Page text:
September 21, 2005

BIRTHDAY OF THE NEW PROTOCOLS:

Coalition down but not out (Jim Lobe, 9/22/05, Asia Times)

It was four years ago this week that a little-known group called the "Project for the New American Century" (PNAC) published an open letter to President George W Bush advising him on how precisely he should carry out his brand-new "war on terrorism". [...]

[I]t would be a mistake to believe that because the PNAC and the coalition it represents are down, they must be out, particularly with respect to the other policy initiatives which they recommended four years ago.

Confrontation with Iran, particularly under the leadership of hard-line President Mahmud Ahmadinejad, is something that the coalition remains unified about, particularly with respect to the prospect of Tehran's acquisition of nuclear weapons.

While the PNAC has not explicitly addressed what to do about Iran, there is little question that the coalition - like the hawks within the administration - remains fundamentally united on its own hardline policy and, in any event, an absolute refusal to directly engage the new government.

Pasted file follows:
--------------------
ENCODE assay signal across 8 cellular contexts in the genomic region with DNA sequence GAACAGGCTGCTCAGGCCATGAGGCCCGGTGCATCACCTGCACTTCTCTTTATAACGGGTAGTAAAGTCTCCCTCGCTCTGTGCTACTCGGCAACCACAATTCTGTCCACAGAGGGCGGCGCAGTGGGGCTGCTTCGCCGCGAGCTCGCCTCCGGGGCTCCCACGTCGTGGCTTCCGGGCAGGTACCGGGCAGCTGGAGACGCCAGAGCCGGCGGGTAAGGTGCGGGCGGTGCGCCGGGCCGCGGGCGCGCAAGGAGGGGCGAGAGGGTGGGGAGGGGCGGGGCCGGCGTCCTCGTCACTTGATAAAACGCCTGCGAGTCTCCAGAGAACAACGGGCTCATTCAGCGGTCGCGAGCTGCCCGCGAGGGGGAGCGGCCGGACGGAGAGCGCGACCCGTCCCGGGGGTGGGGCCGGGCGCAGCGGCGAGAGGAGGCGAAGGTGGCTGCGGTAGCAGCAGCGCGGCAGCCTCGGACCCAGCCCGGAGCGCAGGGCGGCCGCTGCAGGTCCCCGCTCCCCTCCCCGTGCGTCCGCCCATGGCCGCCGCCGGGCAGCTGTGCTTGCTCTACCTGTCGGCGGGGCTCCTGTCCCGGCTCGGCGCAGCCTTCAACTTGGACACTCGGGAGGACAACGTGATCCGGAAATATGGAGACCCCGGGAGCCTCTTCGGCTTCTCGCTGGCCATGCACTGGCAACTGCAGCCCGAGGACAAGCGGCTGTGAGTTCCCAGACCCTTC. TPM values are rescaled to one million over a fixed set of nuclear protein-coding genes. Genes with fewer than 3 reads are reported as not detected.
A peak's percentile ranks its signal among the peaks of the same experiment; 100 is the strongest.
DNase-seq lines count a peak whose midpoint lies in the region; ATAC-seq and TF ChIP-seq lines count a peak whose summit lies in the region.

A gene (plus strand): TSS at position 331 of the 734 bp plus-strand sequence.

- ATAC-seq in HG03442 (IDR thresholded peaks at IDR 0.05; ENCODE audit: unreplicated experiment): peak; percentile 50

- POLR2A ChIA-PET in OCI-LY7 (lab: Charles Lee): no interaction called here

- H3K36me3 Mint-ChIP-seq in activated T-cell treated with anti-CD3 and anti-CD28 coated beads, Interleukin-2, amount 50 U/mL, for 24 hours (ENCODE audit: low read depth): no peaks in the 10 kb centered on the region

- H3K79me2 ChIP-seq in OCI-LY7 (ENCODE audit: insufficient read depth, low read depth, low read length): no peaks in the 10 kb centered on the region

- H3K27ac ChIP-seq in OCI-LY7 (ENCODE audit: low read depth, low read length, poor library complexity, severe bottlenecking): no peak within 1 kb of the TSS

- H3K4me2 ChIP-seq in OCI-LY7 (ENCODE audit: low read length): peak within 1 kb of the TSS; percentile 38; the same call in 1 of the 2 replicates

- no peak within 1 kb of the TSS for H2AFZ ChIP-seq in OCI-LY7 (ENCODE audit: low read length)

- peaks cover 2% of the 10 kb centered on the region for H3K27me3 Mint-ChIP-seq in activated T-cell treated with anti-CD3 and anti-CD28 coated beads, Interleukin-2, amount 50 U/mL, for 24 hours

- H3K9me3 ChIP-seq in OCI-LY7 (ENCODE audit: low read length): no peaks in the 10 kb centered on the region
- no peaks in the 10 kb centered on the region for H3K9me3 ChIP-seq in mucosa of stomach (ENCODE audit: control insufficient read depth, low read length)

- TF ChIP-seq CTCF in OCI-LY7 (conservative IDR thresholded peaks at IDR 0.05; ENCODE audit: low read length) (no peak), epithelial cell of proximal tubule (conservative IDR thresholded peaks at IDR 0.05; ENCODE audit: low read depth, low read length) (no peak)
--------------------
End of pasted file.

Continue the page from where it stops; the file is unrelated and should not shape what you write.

What to do about Syria is more uncertain, although more hawkish sectors within the coalition clearly favor "regime change", possibly with the help of cross-border attacks in the name of preempting the infiltration of insurgents into Iraq, as has been called for by Kristol, among others.

While realists within the administration argue in favor of engaging Syrian President Bashar Assad, if only because the alternative could be so much worse, the hawks, particularly the neo-conservatives who often refer to Damascus as "low-lying fruit", appear determined to prevent any weakening of their policy of isolation and economic pressure on the assumption that the regime will soon collapse.

As in Iraq, however, the question of what will take its place has not yet been fully thought through.


While no one can hold a candle to Mr. Lobe for being hysterical about the neocons, Diane Rehm does her best. The other day her topic was using the spread of democracy in order to fight terrorism and she asked Reuel Marc Gerecht where such ideas came from. He credited Bernard Lewis and Fouad Adjami in the main--both of whom have been writing and teaching about the Middle East for some decades. She rounded on him and asked if they didn't get their ideas from PNAC, displaying a misapprehension of history and a paranoia worthy of the very best conspiracists.

Posted by Orrin Judd at September 21, 2005 9:55 AM
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